THE ADVISORY SYSTEM WAS PART of the Trade Act of 1974, which established the “fast track” process that made it easier for presidents to get trade agreements negotiated and ratified, and broadened the scope of what changes could be made in those deals. The idea behind the cleared advisers was to limit USTR’s power by forcing the executive branch to seek other input. But this was a miscalculation, as after the neoliberal turn in the 1980s, administrations from both parties typically selected corporate voices to serve as advisers, where they can remain for decades. In practice, the adviser system created an open lane for industry to lobby on trade deals.
As we’re now seeing, the blob of trade advisers and career USTR bureaucrats can undermine agency leadership and even the president when they want to take trade policy in a different direction. While Biden’s USTR is known to seek other advice, particularly from labor, the cleared advisers’ ability to see and comment on text early gives them a leg up.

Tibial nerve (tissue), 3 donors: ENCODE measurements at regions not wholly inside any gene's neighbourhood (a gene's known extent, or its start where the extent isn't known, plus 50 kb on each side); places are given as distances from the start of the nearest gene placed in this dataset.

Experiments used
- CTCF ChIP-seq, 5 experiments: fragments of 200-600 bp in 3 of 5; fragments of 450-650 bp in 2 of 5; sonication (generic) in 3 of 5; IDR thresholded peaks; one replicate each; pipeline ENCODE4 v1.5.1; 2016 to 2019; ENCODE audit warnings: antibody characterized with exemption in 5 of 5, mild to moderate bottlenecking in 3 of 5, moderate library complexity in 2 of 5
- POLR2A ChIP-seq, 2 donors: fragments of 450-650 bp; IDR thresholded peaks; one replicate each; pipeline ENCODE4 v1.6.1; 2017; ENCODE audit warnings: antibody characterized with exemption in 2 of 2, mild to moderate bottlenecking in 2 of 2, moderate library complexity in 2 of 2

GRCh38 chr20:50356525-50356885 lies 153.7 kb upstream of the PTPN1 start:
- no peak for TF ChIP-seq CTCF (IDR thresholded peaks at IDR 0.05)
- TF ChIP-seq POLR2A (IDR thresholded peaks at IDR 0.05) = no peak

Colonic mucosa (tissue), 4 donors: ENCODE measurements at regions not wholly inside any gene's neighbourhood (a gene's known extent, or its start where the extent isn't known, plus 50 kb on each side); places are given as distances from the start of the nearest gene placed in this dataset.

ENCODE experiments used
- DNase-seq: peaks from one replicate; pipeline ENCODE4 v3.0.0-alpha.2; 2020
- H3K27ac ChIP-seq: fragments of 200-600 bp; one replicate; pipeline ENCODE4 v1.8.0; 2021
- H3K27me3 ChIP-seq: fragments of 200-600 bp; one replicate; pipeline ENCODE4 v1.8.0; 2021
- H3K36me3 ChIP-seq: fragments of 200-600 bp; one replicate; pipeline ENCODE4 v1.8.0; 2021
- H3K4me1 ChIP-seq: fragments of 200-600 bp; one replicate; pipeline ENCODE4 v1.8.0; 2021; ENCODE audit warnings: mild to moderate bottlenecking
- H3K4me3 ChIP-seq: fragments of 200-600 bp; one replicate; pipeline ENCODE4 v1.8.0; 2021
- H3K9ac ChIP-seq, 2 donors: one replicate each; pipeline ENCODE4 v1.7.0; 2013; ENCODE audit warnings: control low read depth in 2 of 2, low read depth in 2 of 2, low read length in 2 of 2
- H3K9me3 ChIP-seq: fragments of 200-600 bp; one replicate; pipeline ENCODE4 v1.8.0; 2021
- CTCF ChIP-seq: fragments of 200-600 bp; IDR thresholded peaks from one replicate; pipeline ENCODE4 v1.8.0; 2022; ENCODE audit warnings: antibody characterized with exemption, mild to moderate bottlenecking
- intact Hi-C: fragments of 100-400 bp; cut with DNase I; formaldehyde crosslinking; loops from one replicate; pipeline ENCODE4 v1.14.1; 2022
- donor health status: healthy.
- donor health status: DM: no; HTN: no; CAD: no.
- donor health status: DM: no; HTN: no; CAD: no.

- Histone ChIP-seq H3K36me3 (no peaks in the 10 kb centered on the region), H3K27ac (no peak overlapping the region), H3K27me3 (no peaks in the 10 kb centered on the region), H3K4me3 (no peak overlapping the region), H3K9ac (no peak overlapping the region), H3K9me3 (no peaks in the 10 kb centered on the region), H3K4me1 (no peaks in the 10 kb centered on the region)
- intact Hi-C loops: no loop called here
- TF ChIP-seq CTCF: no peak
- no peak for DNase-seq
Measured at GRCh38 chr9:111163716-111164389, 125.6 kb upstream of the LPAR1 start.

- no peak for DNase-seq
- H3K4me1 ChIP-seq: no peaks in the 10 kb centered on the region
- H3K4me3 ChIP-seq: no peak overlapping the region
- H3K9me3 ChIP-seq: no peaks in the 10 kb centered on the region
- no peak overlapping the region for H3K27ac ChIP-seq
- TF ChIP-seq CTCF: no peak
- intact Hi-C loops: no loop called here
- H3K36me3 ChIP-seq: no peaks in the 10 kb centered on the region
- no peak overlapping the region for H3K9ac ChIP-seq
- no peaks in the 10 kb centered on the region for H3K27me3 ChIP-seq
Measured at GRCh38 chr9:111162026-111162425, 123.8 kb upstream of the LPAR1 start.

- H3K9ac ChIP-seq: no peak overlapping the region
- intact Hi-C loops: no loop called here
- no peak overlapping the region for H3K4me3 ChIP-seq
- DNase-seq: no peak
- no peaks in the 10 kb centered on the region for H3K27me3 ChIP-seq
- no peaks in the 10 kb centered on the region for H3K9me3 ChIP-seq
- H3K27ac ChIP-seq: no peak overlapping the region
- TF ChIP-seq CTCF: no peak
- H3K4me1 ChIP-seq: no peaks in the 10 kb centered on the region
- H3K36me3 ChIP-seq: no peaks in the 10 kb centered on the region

Several large corporations have multiple cleared advisers, including Amazon, Cargill, Cisco Systems, seed giant Corteva, FedEx, Johnson & Johnson, and UPS. Trade organizations representing pharmaceuticals, oil and gas, textiles, and service industries have multiple advisers too.
Of the whopping 184 advisers related to agricultural policy—more than 40 percent of all trade advisers—just 47 are not from corporations or corporate trade groups, and only 12 are from cooperative farms. Envoys from the cattle, pork, produce, poultry, potatoes, pet food, tree nuts, oranges, soybeans, corn, distilled spirits, grains, dairy foods, cotton, and hemp industries populate the list. While USTR has met with small farmers and ranchers across the country, only cleared advisers get special access to trade agreement text.